I just remembered that there are these excerpts from
factory 2-way radio installations guidlines for Ford, GM,
and Crysler in the ARRL RFI Handbook. Here is a
summary of what they recommend:
"Transceiver power connections should be made
directly to the battery and appropriately fused as close
to the battery as possible. A weatherproof fuseholder is
recommended. Twist the negative power leads together
to enhance noise immunity."
"Connecting the radio power on General Motors
vehicles is model dependent. The installer must decide
which method is appropriate:
1) Connect the positive and negative leads to the directly
to the battery (ed. fuses in both leads are shown in the
2) Connect the positive lead to auxillary power........
and connect the negative lead directly to the negative
terminal of the battery.
3) Connect the positive lead to auxillary power terminal
and connect the negative lead to the battery body connection
point (identified by a short #10 AWG or larger wire running
from the negative battery terminal to the body of the vehicle).
4) Connect the positive and negative leads to the Special
Equipment option (SEO) wiring provided for this purpose. "
GM goes on:
"If connections are made directly to the battery
terminals.........blah blah.... Note: it is recommended that
a fuse be placed in the transceiver negative lead to prevent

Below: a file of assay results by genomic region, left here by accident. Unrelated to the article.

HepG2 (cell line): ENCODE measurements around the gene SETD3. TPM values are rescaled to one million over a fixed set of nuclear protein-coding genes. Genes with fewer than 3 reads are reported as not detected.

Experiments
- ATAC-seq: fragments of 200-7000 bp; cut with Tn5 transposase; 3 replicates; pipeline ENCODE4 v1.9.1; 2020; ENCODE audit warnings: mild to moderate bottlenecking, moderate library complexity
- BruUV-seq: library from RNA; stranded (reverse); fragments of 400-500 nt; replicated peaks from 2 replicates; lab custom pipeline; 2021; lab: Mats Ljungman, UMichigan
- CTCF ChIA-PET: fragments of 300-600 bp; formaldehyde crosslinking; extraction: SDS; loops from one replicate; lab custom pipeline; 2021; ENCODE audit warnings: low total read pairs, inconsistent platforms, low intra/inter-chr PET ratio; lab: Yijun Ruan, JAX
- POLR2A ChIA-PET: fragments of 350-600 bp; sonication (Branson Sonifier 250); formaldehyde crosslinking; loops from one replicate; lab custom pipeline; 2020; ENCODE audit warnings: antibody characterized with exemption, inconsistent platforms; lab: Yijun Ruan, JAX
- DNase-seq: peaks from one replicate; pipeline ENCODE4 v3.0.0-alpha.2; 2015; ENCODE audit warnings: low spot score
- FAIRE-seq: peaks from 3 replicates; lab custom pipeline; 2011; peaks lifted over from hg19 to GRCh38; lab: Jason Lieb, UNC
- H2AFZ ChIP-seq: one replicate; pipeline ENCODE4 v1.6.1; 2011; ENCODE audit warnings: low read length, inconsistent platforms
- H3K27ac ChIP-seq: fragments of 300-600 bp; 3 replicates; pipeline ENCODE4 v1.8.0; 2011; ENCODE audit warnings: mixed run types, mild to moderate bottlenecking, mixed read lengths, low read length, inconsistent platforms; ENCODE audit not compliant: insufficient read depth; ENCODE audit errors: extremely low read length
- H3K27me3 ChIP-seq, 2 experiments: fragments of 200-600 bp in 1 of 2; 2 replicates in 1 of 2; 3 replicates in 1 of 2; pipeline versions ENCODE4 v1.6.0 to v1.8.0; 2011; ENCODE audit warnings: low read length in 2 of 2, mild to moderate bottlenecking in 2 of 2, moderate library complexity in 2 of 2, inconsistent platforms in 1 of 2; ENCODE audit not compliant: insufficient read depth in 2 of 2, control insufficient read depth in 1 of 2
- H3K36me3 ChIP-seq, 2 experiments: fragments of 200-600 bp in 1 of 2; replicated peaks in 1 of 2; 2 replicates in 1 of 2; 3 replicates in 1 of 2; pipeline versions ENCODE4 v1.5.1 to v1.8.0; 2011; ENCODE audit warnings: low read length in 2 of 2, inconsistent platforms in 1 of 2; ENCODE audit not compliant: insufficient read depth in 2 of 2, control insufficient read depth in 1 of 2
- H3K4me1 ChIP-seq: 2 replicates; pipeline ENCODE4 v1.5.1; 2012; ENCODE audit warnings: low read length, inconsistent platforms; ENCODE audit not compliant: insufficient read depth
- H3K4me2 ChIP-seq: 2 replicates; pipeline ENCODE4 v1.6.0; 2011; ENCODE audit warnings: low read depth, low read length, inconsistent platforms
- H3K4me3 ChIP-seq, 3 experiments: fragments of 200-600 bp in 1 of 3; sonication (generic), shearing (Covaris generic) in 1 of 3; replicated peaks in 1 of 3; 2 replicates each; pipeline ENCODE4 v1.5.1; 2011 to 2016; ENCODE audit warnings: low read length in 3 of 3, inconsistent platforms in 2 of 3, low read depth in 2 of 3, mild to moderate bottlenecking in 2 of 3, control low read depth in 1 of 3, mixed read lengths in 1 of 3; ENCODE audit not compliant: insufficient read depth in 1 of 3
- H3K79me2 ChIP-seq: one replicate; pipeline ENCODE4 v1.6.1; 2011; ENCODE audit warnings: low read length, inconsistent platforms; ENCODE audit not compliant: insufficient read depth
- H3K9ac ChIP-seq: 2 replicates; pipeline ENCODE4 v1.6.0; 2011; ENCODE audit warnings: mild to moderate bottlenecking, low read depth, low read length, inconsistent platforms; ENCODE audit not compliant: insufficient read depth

possible transceiver damage in the event that the battery
to engine ground lead is inadvertently disconnected."
"The positive power connection should be made directly
to the battery as fused as close to the battery as possible.
The negative power connection should be made to the body
sheet metal adjacent to the negative battery connection.
This connection should not be fused."
Later on it also says:
"DO NOT FUSE THE GROUND LEAD. If the ground lead
fuse were to open, the entire supply current would be
conducted by the coax shield. This could cause the feedline
to overheat, with possible resulting damage.
Chrysler makes a good point here about fusing the
negative lead which hadn't occured to me. If that negative
lead fuse opens you could end up forcing all of your
supply return through the coax shield feeding the antenna,
and you wouldn't know it until the coax melted. Seems like
the best method would be to run the radio's power return
wire to the chassis metal right next to the battery or to the
negative battery terminal to chassis connection point
(same general area) and connect the radio's power
return wire to that point without a fuse.
73 de Mike, W4EF......................................
See: http://www.mscomputer.com for "Self Supporting Towers", "Wireless Weather
Stations", and lot's more. Call Toll Free, 1-800-333-9041 with any questions
and ask for Sherman, W2FLA.
TowerTalk mailing list